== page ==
Car Crashes Resulted in 1.35 Million Deaths Globally in 2016: WHO report

Fatalities associated with car crashes are now one of the top ten leading causes of death among people of all ages, and the number one cause of death for children and young adults, according to the findings of a new study. .

The World Health Organization (WHO) released the Global Status Report on Road Safety: 2018, this month, warning that roadway fatalities have moved up to the eighth leading cause of death across the world, ahead of HIV/AIDS and tuberculosis.

For more than 15 years, the rate of car crash deaths globally has remained around 18 per 100,000 people per year. However, research by WHO found the new average recorded in 2016 was 27.5 deaths per 100,000 population, with roadway fatalities now the leading cause of death for children and young adults between the age of five and 29 years of age.

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WHO researchers collected traffic fatality data from 174 countries and found 1.35 million fatalities were recorded in 2016 alone, which is approximately an eight percent increase since a similar study was performed for 2015.

Researchers broke down the traffic fatality data by recorded income levels and found that low-income countries only account for one percent of the world’s motor vehicles, however, these countries disproportionately accounted for 13 percent of all roadway deaths.

Although 48 middle and high income countries successfully reduced roadway fatalities in 2016, the death rates per 100,000 still ranged from 9.3 to 15.6.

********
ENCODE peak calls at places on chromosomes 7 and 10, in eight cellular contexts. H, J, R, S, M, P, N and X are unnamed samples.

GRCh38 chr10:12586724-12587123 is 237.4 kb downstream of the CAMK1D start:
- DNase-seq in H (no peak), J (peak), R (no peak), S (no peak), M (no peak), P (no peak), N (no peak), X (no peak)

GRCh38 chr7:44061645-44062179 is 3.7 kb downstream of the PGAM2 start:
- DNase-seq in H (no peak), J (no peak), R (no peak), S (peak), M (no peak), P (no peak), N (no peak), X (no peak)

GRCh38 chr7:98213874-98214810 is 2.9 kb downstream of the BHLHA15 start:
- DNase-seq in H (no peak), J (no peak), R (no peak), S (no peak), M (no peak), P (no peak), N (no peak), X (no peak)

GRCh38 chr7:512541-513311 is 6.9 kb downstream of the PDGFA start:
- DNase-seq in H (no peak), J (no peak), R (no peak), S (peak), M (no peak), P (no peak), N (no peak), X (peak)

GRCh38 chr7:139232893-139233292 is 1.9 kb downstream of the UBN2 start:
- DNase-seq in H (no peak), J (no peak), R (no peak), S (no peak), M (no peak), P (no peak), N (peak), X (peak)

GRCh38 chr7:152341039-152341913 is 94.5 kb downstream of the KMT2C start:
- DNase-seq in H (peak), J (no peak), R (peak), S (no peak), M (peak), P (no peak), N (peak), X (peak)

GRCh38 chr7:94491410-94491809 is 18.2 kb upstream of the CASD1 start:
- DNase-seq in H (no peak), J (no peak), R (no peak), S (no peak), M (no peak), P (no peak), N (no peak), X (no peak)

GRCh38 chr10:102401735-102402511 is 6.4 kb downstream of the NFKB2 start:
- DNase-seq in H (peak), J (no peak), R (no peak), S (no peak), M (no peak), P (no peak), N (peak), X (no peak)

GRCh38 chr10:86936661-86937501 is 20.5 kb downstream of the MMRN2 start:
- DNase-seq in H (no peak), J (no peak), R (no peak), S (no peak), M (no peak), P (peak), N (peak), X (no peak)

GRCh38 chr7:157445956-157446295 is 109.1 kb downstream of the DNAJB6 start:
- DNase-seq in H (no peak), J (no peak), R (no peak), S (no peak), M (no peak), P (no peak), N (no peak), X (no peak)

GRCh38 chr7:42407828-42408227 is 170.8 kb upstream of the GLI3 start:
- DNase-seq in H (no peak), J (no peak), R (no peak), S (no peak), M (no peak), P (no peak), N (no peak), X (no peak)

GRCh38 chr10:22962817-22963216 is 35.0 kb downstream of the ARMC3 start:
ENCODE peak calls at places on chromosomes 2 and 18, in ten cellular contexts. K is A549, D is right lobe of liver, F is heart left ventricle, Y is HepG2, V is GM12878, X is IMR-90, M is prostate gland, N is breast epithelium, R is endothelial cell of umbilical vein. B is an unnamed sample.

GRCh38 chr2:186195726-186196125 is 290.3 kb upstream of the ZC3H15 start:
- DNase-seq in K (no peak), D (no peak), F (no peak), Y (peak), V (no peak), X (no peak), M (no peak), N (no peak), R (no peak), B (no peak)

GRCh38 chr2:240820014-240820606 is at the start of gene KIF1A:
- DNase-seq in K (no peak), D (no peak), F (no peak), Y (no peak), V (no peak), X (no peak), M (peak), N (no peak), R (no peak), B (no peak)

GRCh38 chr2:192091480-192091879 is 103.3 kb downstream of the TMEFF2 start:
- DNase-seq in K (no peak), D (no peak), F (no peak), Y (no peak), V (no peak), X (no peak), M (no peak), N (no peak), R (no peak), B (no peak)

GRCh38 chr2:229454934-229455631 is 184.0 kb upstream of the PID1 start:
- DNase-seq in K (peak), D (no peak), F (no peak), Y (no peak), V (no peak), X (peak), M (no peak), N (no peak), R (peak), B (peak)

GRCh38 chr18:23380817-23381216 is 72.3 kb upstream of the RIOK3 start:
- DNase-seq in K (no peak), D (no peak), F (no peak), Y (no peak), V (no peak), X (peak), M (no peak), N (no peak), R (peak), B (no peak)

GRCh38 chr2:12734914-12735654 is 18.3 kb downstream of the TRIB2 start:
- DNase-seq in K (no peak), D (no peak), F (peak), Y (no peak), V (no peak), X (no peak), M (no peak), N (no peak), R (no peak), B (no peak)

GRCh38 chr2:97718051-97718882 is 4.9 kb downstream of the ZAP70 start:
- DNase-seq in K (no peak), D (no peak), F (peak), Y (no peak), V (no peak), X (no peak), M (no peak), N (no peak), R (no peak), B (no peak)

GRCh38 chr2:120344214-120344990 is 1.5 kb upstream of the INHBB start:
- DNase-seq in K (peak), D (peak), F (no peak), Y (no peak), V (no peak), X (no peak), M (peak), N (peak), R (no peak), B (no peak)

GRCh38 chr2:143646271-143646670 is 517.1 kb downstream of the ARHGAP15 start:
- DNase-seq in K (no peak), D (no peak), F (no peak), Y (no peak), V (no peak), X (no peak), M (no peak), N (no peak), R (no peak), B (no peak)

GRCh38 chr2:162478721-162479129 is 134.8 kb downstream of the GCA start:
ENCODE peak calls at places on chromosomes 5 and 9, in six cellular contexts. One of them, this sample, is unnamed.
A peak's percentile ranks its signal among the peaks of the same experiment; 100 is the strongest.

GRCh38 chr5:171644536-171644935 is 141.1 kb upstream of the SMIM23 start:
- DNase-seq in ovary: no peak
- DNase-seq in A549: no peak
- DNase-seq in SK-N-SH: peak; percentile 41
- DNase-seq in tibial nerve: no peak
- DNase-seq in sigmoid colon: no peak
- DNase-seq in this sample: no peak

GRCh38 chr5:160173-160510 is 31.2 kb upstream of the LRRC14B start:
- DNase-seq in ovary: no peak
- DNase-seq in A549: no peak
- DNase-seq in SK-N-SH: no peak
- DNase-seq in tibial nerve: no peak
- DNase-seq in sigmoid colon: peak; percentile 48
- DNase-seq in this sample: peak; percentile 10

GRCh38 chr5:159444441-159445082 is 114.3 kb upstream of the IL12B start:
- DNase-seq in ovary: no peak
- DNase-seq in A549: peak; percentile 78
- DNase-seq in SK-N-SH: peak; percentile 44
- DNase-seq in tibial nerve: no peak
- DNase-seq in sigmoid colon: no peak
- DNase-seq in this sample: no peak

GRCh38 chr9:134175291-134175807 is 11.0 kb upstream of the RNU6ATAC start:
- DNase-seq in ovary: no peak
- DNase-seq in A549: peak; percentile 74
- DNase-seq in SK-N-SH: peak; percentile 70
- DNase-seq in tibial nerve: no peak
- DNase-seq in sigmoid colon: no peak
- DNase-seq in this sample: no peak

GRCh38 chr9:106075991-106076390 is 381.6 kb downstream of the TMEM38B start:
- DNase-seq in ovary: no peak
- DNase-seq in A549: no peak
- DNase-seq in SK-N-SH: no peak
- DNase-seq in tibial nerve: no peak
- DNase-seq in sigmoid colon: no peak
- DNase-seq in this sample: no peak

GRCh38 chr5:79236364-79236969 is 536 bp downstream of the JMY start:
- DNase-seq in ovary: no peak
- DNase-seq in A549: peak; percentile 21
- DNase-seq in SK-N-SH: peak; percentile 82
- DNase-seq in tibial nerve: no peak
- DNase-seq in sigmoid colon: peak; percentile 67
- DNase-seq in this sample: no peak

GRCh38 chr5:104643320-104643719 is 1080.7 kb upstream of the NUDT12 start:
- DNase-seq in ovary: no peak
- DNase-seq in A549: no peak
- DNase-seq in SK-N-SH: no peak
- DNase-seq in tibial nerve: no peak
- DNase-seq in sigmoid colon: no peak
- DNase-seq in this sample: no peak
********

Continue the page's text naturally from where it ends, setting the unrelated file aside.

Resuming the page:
WHO officials recorded 140 of the 175 participating countries have national strategies for road safety that include speed limits, yet only 123 of those countries have laws that meet the best practices standard for high risk behaviors such as speeding, drunken driving, motorcycle helmet requirements, seatbelts and child restraints.

A deeper review of countries with laws aligning with the best practices for child restraints found only nine percent of people in the world live in countries with a national child restraint law meeting WHO’s best practices. Researchers discovered only 84 countries had child restraint laws, and only 33 of those countries aligned with the best practices. WHO officials believe a wider acceptance of best practices could help drastically decrease child vehicle fatalities.

Researchers found that countries with lower recorded income levels also had poor roadway regulations and unsafe roadway conditions. The report suggests regions with higher fatality rates such as Africa and South-East Asia should adopt WHO’s standards for roadway best practices to help mitigate roadway deaths.

In addition to children and young adults being the most prone to vehicle crash fatalities, researchers found pedestrian, cyclists, and motorcyclists represented more than half of all global deaths. Pedestrians and cyclists accounted for 26 percent of all deaths, while those operating two and three-wheeled bikes vehicles made up 28 percent of all deaths.

Since 2014, 22 countries have added laws on one or more high risk behaviors to bring them in line with WHO’s best practices. Researchers estimated an additional one billion people were covered by this implementation, and encourage the rest of the world to adopt these practices to help prevent motorists and pedestrian fatalities.

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